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|Differences in medium I gather
Written by Lucy K
(1/11/2004 10:52 p.m.)
in consequence of the missive, Differences in tone, penned by Diana
A book needs a great line to grab you. And this one starts with the most well-known phrase in Jane Austen's books. It is indeed comedic and lighthearted and yet it does state a truism about the times and the society in which these characters operated. Young men and women had to marry sometime and when someone as eligible as Mr. Bingley or Mr. Darcy comes to town -- well -- young women and their families naturally speculated about their chances.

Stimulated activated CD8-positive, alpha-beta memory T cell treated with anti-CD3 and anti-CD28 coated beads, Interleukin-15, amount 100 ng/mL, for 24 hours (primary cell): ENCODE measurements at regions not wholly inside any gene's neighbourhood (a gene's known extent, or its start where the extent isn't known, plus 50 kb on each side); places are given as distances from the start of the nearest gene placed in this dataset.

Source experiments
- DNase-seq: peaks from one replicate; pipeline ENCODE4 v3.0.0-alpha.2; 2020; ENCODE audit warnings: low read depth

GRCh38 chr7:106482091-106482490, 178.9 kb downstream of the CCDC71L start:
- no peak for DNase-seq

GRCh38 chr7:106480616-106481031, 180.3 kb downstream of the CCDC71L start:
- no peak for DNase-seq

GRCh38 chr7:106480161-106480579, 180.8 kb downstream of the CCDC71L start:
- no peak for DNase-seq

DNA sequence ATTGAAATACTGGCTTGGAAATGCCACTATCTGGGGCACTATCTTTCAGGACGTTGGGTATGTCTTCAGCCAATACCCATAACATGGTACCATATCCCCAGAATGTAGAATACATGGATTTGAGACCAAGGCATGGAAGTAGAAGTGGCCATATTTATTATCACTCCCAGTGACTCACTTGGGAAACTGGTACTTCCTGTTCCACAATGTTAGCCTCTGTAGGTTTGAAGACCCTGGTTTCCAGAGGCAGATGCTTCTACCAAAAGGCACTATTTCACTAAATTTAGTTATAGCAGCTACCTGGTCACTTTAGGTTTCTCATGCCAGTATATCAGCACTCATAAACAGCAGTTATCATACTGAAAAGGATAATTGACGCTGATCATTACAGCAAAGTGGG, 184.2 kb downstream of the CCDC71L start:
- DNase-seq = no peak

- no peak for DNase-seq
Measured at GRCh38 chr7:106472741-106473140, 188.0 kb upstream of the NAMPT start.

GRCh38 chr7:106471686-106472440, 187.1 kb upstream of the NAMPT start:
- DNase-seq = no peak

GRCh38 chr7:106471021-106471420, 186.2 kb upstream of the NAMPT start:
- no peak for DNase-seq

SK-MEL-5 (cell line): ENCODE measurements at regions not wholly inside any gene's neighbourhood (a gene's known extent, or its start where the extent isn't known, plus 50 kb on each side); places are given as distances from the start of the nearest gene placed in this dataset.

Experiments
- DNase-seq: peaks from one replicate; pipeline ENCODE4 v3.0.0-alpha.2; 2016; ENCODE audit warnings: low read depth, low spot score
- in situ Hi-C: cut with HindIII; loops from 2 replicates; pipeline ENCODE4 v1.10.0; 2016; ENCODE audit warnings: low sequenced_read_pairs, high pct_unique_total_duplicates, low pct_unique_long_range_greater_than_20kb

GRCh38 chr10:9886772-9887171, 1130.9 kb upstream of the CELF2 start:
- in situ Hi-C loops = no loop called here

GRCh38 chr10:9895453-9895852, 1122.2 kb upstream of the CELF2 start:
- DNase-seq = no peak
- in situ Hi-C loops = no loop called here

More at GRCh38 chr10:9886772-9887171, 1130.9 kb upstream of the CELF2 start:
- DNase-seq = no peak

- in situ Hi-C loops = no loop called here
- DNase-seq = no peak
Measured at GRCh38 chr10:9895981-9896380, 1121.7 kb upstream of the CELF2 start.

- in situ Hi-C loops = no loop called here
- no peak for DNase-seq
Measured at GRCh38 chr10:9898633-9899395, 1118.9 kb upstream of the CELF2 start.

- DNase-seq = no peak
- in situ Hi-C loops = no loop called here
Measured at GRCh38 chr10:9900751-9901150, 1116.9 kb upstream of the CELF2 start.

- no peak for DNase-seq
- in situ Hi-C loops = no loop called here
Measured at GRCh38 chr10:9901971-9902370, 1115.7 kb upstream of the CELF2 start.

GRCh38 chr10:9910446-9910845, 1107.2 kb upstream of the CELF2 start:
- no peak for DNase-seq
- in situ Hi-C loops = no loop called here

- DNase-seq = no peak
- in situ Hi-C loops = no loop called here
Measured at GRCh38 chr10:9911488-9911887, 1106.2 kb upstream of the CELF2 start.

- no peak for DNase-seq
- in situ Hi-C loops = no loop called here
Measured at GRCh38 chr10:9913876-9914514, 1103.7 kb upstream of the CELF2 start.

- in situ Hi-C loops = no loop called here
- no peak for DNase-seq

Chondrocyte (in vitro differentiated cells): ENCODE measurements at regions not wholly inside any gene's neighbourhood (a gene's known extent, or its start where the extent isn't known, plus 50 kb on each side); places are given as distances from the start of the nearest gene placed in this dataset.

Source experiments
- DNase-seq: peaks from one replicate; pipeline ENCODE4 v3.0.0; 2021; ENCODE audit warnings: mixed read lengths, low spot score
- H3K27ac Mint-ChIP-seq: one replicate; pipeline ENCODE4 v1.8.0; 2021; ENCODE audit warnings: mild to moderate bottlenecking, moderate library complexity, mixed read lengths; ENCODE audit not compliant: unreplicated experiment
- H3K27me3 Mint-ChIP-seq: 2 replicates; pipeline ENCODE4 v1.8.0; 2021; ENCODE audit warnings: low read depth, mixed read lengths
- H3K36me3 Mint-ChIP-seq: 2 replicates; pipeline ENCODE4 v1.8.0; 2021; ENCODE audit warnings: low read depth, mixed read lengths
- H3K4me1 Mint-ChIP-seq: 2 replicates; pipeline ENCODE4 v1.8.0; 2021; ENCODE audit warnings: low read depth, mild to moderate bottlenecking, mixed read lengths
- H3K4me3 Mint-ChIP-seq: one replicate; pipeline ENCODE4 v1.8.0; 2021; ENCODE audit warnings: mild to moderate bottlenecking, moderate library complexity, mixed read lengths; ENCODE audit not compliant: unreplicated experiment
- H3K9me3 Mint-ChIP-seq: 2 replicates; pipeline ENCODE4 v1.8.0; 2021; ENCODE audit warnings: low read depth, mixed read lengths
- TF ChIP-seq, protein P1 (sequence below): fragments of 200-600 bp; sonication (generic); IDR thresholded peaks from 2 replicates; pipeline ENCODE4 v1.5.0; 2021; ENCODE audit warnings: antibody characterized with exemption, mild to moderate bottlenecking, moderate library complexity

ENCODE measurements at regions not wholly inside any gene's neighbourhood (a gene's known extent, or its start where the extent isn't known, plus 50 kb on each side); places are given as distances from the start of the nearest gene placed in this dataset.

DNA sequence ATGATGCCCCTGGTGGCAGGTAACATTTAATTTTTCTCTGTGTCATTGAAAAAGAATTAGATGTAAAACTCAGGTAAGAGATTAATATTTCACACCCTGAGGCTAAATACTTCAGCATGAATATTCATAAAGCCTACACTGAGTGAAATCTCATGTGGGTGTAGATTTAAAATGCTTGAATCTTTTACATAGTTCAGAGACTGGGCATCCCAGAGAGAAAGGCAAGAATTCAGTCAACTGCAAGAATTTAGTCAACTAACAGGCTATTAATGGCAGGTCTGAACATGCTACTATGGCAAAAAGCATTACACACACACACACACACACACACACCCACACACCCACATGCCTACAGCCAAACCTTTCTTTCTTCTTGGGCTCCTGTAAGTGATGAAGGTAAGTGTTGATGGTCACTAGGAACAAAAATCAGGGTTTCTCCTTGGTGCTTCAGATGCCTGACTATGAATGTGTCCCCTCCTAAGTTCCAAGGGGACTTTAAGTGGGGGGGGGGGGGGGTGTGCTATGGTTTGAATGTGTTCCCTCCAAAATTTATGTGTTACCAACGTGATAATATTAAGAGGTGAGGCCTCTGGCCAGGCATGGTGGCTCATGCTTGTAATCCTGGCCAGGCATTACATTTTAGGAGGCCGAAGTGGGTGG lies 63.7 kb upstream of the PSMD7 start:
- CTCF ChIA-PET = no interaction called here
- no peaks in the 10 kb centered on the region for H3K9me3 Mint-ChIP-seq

Novels have time to set the tone. We look for them to grab us and pull us into the story and characters. We went from this statement to the introduction of the Bennett girls.
TV however has less time to grab our attention. By its nature people are also looking for that thing to grab our notice. What better way than to put two young, handsome, virile young men galloping on horseback in an English countryside to grab our notice? Right away we see Bingley, loud, friendly and deferring for advice to Mr. Darcy, his face somewhat hidden from the camera and Darcy already criticizing "country manners". We see action, vitality, Mr. Bingley's openness, Mr. Darcy's pride in a few minutes of action.
And then we see Elizabeth, watching them, intrigued by these handsome strangers and then skipping along a path. She's set up as curious, active and light-hearted without even saying a word.
I think that AD established his characters quite well in very few minutes.
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